featured photo credit: morphopedics.wikidot.com
Stiff hips cause pain, injury, and lackluster performance. A freely rotating hip is likely to flex, extend, abduct, and adduct with ease. Restrictions with any of these movements can often be traced back to restrictions in rotation. Clean up rotation and you clean up everything. As internal rotation was touched upon in a previous post, external rotation will be examined here, reflecting my current thoughts and theories regarding motor control and mobility.
For a long while, the clamshell has been the staple of practicing external rotation. Like most things, however, it’s not what you do but how you do it that really pokes at your understanding. A PRI clamshell feels very different than a traditional one performed with both feet on the floor. Most folks will use the knee not the glute to perform the movement. The TFL on the outer thigh takes over, bullying his way into neurological favor. To minimize this character, pull the top leg into extension and then perform the movement. The glutes are a hip extender, so giving them a job they know how to do first puts them in a position to carry out the intended task:
Keeping your forearm on the floor minimizes thoracic cheating, and keeping the opposite hip flexed (knee up) keeps the lumbar spine from influencing the movement. Note how the heel stays down throughout.
External rotation can often get confused with abduction, or moving the leg laterally. While similar, the ankle and knee are not parallel to the ground in external rotation. You can think of abduction as a lateral lifting of the leg, and external rotation as a turning of the hip, irrelevant of whether or not the foot leaves the ground.
The ability to isolate these movements from one another can be used as an assessment of competency and control.
Working in the prone or face down position allows the pull of gravity to give the external rotators an accessible, consistent load in which to work against. The quadraped position (‘on-all-fours’, pictured above) differs from the ‘on-your-belly’ position in amount of limb contribution to the effort. Lying down requires a lot more core coordination to produce the movement, as you don’t have the pressing down of your hands and feet to help out. Trunk musculature, the very same that the hip muscles are a part of, is forced to engage in a novel and challenging way:
One of my favorite exercises for revealing true hip function. Foot lift = internal rotation, Knee lift = external rotation, leg lift = abduction. Keep the pubic bones on the floor, avoiding pelvic raise that can masquerade as external rotation.
This move is much harder than it seems. To regress, you can elevate the body by placing a pad underneath the hips (a less aBducted or aDducted knee requires less torque to get it off the ground). To progress, place the knee on an elevated surface and attempt to lift it off.
Straight-legged external rotation attempts to control a longer lever. Movement can be gauged by observing rotation (or lack of) happening at the knee. Ankle and foot pivoting often assists this motion, but a deliberate attempt to drive the action from the butt/ upper thigh tends to minimize this false positive.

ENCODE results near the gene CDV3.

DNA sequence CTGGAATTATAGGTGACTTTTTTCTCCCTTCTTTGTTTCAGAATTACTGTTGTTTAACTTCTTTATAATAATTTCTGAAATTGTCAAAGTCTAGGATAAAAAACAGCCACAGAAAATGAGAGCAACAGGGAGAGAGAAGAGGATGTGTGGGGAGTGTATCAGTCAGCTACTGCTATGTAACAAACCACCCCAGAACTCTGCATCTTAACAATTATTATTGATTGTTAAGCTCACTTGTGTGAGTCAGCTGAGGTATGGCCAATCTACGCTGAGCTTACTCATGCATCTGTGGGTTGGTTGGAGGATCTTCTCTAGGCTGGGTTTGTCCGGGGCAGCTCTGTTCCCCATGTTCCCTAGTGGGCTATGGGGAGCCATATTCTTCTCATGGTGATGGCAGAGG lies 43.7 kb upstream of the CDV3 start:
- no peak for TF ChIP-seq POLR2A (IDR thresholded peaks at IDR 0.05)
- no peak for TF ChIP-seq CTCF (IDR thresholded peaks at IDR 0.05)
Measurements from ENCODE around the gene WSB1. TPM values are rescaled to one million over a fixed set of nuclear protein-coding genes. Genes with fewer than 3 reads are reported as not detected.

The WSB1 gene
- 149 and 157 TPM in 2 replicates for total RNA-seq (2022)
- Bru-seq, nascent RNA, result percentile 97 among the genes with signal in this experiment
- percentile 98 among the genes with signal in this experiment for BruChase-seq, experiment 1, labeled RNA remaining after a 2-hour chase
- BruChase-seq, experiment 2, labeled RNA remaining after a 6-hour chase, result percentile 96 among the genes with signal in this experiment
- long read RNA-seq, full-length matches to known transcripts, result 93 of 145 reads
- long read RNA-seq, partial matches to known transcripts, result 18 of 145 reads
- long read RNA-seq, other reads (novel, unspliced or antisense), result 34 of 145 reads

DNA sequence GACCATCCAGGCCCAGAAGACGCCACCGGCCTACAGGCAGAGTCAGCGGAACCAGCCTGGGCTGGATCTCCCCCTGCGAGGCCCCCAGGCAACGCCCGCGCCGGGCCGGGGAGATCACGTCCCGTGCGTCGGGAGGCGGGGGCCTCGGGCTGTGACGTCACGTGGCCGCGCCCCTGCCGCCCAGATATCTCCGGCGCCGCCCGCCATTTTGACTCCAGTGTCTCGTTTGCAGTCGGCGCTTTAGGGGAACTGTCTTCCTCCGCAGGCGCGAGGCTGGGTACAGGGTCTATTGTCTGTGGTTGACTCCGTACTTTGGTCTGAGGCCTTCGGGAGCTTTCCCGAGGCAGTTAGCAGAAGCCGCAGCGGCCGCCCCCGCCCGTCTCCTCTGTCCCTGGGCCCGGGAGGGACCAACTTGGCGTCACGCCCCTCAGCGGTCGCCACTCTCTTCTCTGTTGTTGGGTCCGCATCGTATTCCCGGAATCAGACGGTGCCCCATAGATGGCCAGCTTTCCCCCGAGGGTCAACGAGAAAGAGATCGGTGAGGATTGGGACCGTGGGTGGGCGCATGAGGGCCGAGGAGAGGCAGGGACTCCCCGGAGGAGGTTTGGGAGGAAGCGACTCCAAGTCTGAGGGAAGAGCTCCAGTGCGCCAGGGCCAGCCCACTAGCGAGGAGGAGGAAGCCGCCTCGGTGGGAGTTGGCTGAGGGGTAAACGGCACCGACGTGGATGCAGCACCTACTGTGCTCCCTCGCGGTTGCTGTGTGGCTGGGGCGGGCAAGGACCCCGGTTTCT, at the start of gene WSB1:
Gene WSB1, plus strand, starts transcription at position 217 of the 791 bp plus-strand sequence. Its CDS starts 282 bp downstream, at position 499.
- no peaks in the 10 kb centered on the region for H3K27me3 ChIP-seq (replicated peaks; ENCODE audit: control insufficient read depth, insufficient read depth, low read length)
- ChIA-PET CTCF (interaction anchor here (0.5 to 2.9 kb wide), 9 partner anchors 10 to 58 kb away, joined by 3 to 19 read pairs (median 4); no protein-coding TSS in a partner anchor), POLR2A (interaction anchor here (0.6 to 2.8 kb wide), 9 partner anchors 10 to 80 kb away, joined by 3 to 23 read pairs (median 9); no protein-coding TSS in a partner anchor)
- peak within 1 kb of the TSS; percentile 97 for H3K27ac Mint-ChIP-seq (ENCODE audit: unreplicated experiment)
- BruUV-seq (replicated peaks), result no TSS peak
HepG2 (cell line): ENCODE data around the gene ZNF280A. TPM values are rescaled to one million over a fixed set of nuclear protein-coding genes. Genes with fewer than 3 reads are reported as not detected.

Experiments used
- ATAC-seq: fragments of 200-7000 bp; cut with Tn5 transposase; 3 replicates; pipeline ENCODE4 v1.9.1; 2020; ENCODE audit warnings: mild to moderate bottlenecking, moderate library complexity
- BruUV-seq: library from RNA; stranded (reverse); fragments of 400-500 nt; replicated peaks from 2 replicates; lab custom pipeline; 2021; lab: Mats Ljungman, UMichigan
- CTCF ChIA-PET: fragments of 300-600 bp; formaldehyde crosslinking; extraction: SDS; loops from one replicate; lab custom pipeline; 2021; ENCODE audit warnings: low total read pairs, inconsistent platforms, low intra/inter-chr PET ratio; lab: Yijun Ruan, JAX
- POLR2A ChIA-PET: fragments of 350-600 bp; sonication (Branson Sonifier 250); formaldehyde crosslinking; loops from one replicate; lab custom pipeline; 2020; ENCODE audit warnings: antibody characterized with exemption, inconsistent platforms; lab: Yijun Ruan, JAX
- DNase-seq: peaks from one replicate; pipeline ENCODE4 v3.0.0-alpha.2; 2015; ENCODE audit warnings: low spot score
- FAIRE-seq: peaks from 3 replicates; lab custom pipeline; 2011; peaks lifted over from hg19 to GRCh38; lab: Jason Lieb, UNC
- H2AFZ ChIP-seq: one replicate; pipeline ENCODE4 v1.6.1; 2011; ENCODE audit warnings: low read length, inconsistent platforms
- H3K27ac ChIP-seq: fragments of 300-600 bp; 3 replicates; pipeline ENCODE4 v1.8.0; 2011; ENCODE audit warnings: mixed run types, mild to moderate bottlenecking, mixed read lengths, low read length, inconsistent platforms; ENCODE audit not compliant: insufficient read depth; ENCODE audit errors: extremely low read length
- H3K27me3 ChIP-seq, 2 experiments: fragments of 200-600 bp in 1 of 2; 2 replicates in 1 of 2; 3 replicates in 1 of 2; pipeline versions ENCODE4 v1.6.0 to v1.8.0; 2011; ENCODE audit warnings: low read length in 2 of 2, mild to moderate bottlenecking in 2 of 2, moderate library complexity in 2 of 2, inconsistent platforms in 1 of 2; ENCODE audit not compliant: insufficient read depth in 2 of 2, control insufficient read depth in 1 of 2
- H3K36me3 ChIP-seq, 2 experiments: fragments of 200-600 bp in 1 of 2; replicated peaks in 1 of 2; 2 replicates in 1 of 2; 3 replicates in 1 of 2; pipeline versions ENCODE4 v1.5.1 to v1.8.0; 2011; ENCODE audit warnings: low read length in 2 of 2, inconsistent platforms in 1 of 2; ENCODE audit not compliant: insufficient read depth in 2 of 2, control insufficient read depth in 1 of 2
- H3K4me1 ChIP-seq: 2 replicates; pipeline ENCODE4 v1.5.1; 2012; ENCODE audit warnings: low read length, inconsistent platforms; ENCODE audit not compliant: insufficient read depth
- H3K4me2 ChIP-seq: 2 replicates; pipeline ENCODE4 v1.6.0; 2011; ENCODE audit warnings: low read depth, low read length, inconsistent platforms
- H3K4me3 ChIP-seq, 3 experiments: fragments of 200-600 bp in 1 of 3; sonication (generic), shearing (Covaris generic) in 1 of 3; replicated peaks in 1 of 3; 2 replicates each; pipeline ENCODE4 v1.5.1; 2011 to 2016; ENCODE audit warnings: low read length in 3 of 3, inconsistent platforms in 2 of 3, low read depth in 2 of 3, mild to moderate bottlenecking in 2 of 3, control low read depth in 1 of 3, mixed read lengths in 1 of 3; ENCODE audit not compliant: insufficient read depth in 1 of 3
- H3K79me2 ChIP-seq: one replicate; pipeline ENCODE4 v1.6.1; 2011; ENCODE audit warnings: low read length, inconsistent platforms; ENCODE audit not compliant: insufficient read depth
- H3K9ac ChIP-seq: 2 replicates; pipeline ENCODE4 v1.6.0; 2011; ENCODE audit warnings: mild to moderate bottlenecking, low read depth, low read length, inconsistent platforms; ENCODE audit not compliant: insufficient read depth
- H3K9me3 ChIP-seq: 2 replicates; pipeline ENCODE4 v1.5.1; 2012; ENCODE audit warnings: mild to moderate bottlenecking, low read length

I prefer using boxes to initially practice this movement over floor v-sits because an elevated ground is easier to push down upon. The extra support of the standing leg offers a positional advantage that allows the elevated leg to move more freely:
Similar to clamshells, starting in extension coaxes the external rotators into work mode.
The standing leg can also be manipulated into external rotation:
Standing knee slide with angle change. Standing leg practices external rotation, sliding leg practices aBduction if you can keep it flush, external rotation if you can keep the knee off the wall, and internal rotation if the foot lifts. The harder the standing leg externally rotates, the more the sliding leg wants to internally rotate to compensate. #standing #hip #abduction #flexion ##rotation #internal #external #slide #learning #mobility #control #play #challenge #thinkmovement
A video posted by Chris Ruffolo (@ruffolous) on
Either leg in either position can be deemed ‘functional‘. Increasing ability in as many positions as possible should result in increased performance in a variety of situations, whether simulated or forced upon you by the environment. This clever move can show you a practical example more grounded in reality.
Once you have confidence in the slivers of movement, you can start blending them together to create your own instructional sequence:
Leaning the opposing knee in (internal rotation) creates ease in the working leg external rotation. Lifting the hands one at a time asks the core to pick up the slack the arms leave behind to keep the torso upright.
Use what you need to get joints there, then slowly remove the help and try to keep it there. The brain needs to know how to coordinate/sequence an action before it can do it instinctively. This process of giving assistance when needed and removing it when not is the most fulfilling aspect of learning and play. Experiment often. It greatly increases your chances of getting things right, and offers a constant opportunity for improvement.
- Movement work is a personal endeavor of competency and control
- Understanding how you perform a movement is more important than knowing what movements you should perform
- Abduction is separate from external rotation
- Bent knee levers are shorter and require less torque to turn the leg
- Face down positioning utilizes gravity as a reactive aid to extend and externally rotate
- Extending before externally rotating pre-tensions the glutes
- Knee action serves as an observable biomarker to hip action
- Mobility work is mindful work
- Don’t be afraid to #makestuffup